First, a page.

Looking forward, I see further cuts very unlikely based on the cushion ratio analyses too. As a hypothetical consideration, assume both of them maintain their H2 dividend at the same level as their H1 dividends. And remember, for RIO, the "reduced" H1 dividend that it paid ($4.3B) was still the company's second highest interim payout ever. And for BHP, a $6/share annual payout already means a 10.9% yield as aforementioned. Anyway, under such a hypothetical scenario, BHP's cushion ratio will return to 2.4x and RIO will return to 2.11x, back to being above their very safe historical averages.

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Author based on Seeking Alpha data

Final thoughts and risks

Both RIO and BHP have disappointing investors with dividend cuts. Although I see the cuts as the right move to manage the cyclical nature of their business in the long term. Furthermore, I see their dividend safety returns to their very safe historically averages after cuts, and I see further cuts as extremely unlikely. And finally, remember that their dividends are still at a very attractive level even after the cuts.

As one last thought, investors are always forward-looking (like what we are doing here). And the current valuation always tries to price in future developments. As a result, valuation always leads business fundamentals, especially in cyclical businesses such as RIO and BHP. As you can clearly see from the following chart, even though fundamentals are not that bad, their valuations already reached a multi-year bottom.

To be more specific, the price to cash flow ratios for both of them have fluctuated between about 3.8x and 11x in the past an average of around 6.8x to 7.1x. And you see can that their current multiples are only 4.4x for RIO and 4.5x for BHP, already close to the bottom in a decade.

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Author based on Seeking Alpha data

Finally, risks. With commodity stocks, investors do need a stronger nerve to tolerate short-term volatility risks. As seen in the chart above, their valuation multiple fluctuated by almost 4x in the past decade in terms of price/cash flow ratios. Especially for RIO, its beta in the past 24 months has been about 2x higher than BHP. Also note that comparatively speaking, RIO is also in a weaker financial position than BHP as reflected in its lower Altman Z-score (3.54 vs 4.42). Although both are financially strong under the overall scheme of things. As a general rule of thumb, for manufacturing businesses, an Altman Z-score above 3 indicates solid financial positioning (and close to zero signals nonnegligible bankruptcy risks).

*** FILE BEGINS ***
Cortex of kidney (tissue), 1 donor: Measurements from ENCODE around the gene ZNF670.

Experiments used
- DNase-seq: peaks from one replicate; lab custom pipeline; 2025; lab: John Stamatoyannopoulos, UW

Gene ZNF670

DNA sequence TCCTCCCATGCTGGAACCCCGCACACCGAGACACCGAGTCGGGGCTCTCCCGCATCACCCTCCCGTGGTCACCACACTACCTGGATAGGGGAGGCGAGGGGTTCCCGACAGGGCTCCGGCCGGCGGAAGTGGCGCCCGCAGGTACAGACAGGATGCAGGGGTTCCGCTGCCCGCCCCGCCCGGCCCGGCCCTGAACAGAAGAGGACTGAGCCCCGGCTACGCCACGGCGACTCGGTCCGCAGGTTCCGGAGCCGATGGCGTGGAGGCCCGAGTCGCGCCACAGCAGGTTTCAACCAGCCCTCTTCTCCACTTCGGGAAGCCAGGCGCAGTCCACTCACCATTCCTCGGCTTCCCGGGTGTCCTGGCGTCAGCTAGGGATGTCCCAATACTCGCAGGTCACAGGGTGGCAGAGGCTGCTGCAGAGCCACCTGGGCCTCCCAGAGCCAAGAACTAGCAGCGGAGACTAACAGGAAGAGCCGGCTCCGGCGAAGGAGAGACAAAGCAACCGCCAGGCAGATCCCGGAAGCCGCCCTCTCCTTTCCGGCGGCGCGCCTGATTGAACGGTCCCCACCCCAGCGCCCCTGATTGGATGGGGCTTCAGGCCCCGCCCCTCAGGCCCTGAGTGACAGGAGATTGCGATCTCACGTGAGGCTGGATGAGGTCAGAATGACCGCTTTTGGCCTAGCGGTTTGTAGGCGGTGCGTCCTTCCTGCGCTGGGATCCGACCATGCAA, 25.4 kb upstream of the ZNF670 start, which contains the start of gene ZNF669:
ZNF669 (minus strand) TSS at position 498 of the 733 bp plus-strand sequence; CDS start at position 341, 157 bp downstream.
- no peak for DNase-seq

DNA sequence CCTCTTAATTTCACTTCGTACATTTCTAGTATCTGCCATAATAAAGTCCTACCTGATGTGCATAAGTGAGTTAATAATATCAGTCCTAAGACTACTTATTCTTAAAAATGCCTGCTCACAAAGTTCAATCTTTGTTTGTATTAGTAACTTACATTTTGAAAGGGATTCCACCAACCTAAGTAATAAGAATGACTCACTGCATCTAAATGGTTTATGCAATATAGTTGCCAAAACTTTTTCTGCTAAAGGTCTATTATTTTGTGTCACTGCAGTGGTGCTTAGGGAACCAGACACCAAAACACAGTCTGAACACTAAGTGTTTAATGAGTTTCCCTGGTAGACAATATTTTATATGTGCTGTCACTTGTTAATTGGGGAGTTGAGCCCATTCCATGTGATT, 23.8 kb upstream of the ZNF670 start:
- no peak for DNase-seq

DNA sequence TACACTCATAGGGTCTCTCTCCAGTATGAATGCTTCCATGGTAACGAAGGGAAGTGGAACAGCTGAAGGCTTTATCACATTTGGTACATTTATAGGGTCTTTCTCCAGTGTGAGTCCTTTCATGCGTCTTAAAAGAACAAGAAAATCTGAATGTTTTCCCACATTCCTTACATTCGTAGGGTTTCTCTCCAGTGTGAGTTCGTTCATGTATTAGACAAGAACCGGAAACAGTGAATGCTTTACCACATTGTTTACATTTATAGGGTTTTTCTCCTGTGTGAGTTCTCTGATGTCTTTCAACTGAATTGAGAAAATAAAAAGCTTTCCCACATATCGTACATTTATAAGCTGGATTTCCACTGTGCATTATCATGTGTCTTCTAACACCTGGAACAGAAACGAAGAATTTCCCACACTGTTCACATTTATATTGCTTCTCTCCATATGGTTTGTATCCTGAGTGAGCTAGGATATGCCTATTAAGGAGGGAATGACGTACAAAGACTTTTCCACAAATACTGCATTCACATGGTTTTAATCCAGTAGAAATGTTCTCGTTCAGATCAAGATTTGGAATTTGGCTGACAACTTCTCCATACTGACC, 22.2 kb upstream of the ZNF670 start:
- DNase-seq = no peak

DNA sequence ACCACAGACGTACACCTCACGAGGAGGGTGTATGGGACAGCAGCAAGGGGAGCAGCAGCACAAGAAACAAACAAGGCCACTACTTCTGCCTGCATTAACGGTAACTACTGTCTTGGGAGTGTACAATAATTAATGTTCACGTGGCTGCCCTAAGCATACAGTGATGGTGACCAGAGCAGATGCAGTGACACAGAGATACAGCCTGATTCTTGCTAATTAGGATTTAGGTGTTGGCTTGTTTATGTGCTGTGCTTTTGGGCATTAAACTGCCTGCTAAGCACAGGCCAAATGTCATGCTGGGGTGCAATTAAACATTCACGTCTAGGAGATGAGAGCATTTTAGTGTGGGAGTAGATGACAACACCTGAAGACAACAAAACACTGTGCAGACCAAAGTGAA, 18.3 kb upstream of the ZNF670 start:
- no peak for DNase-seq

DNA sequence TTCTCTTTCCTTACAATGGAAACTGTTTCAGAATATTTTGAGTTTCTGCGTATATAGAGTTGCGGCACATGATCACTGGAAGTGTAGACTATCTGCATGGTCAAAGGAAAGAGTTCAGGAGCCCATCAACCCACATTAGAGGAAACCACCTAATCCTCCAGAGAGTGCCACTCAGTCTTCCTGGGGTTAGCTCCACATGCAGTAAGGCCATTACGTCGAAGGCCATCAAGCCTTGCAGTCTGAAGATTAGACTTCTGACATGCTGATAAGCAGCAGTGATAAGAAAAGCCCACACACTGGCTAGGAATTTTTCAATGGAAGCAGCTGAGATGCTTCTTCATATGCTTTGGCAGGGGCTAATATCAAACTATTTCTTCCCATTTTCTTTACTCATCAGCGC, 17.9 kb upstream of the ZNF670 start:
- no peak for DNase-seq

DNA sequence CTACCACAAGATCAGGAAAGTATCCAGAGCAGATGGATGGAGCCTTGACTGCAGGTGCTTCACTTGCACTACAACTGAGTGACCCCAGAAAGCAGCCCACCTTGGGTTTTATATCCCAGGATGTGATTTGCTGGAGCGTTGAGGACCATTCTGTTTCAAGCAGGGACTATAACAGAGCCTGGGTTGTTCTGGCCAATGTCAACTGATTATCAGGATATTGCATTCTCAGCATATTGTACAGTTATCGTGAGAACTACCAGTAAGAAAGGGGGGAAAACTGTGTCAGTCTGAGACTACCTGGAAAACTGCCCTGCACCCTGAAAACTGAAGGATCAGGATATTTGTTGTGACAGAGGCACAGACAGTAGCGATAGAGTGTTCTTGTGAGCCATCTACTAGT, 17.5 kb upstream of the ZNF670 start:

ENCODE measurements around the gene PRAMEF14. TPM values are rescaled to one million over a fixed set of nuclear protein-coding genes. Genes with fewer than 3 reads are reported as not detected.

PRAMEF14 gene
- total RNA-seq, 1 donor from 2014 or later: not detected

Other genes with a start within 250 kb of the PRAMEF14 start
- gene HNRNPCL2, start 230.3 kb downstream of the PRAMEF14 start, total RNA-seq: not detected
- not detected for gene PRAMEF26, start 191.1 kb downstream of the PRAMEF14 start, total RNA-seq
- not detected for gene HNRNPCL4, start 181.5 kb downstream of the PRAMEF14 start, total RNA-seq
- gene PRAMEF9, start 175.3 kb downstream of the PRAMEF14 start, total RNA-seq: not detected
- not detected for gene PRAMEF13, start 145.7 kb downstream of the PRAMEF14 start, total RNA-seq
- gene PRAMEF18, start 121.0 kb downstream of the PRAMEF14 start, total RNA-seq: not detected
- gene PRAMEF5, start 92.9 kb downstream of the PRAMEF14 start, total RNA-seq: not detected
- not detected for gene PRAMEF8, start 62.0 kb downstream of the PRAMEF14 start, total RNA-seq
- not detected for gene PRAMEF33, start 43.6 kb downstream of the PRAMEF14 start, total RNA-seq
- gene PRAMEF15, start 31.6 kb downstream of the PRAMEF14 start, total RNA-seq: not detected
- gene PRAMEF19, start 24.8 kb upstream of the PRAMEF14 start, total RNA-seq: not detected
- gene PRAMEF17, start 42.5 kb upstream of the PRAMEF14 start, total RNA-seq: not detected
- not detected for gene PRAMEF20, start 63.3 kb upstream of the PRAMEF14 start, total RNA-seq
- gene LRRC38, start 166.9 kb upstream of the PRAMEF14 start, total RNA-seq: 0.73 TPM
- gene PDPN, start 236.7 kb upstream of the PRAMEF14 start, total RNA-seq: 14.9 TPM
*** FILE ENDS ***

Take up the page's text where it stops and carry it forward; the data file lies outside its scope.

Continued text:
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This article was written by

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** Disclosure** I am associated with Envision Research

I am an economist by training, with a focus on financial economics. After I completed my PhD, I have been professionally working as a quantitative modeler, with a focus on the mortgage market, commercial market, and the banking industry for more than a decade. And at the same time, I have been managing several investment accounts for my family for the past 15 years, going through two market crashes and an incredible long bull market in between. 

My writing interests are mostly asset allocation and ETFs, particularly those related to the overall market, bonds, banking and financial sectors, and housing markets. I have been a long time SA reader, and am excited to become a more active participator in this wonderful community! 


Disclosure: I/we have a beneficial long position in the shares of RIO either through stock ownership, options, or other derivatives. I wrote this article myself, and it expresses my own opinions. I am not receiving compensation for it (other than from Seeking Alpha). I have no business relationship with any company whose stock is mentioned in this article.